When in the process of building and training machine learning models, its very important to keep track of the results of each experiment. For deep learning models, TensorBoard is a very power tool to log training performances, track gradient, debug a model and so on. We also need to track the associated source code, and whereas Jupyter Notebooks are hard to version, we can definitely use a VCS such as git to help us. However, we also need a tool to help us keep track of the experiment context, the choice of hyperparameters, the dataset used for an experiment, the resulting model etc. MLflow has been explicitly developped for that purpose as stated on their website

MLflow is an open source platform to manage the ML lifecycle, including experimentation, reproducibility and deployment.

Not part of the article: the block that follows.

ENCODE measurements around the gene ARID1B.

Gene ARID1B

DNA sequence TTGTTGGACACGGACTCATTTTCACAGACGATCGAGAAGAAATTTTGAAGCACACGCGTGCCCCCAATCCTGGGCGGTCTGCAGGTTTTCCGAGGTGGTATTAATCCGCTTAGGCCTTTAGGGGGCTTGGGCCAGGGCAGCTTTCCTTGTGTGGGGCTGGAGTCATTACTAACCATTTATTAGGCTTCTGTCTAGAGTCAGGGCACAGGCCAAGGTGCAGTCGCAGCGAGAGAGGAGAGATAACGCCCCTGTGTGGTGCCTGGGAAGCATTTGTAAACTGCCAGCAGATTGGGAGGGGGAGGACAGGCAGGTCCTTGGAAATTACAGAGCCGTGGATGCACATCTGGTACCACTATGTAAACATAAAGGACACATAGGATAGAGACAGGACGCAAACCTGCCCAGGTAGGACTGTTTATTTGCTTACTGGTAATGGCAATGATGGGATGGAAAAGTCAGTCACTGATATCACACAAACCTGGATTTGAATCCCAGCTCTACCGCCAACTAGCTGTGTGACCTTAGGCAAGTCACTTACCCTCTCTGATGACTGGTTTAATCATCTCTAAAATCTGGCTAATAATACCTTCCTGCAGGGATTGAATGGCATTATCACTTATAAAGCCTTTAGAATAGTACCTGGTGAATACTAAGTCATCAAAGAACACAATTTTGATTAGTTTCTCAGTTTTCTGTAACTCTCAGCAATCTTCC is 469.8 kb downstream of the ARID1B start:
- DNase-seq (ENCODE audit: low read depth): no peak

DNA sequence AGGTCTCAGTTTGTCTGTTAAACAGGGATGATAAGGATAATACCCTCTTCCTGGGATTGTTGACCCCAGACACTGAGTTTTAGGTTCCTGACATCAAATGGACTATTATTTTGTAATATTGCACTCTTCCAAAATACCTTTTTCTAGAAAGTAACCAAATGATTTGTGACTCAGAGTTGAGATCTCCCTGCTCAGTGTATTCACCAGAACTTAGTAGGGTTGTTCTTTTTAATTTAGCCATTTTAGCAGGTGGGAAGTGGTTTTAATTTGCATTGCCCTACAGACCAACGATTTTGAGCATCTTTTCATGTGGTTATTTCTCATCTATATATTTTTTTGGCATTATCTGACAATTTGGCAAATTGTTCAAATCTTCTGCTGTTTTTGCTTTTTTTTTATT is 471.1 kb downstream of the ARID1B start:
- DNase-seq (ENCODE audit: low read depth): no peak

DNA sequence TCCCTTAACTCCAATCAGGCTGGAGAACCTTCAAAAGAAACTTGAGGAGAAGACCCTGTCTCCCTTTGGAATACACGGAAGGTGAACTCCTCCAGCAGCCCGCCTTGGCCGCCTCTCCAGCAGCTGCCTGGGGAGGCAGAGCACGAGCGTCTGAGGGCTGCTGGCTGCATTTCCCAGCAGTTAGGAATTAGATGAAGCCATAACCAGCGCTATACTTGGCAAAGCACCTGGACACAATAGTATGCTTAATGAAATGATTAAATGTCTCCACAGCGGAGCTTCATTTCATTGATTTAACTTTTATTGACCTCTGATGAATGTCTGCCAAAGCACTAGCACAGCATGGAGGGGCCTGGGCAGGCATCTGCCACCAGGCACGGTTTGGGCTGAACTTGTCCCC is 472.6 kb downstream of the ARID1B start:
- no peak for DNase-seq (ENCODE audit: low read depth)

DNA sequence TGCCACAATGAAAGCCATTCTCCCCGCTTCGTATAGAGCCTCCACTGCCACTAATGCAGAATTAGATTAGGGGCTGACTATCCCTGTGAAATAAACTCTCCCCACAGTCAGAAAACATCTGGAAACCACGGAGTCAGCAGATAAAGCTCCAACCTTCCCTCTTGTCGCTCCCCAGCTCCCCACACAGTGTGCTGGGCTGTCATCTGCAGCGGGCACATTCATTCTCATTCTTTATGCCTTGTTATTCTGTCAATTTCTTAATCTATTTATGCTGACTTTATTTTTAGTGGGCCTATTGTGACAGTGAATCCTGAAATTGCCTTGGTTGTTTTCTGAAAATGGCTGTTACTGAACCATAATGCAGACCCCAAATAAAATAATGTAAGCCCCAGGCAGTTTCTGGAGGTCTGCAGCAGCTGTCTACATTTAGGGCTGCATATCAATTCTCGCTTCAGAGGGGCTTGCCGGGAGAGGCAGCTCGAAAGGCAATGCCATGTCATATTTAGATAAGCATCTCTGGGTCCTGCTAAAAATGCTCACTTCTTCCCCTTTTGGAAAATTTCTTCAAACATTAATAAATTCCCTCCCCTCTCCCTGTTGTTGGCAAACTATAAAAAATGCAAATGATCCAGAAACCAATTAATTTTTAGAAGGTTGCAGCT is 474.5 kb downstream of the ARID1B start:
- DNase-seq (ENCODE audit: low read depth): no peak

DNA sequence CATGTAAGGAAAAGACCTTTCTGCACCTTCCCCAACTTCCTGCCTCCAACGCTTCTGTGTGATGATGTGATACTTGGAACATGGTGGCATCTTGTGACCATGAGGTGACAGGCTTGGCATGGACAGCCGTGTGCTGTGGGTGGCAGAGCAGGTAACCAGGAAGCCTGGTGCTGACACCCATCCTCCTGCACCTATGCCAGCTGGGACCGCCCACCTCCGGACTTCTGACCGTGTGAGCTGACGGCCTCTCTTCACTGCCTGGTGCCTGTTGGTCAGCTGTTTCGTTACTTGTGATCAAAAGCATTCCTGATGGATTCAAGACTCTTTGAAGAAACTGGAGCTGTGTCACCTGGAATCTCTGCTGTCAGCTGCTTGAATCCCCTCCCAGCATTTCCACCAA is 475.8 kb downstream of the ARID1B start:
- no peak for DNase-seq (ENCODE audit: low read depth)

For that purpose, MLflow offers the component MLflow Tracking which is a web server that allows the tracking of our experiments/runs.

In this post, I will show the steps to setup such a tracking server and I will progressively add components that could eventually be gathered into a docker-compose file. The docker approach is particularly convenient if MLflow has to be deployed on a remote server, for example on EC2, without having to configure the server by hand every time we need a new one.

Basic local server

The first step to install a MLflow server is straightforward, we only need to install the python package. I will assume that python is installed on your machine and your are confortable with creating a virtual environment. For that purpose, I find conda more convenient than pipenv

From this very basic first step, our MLflow tracking server is ready to use, all that remains is launching it with the command:

Tracking server UI found at http://localhost:5000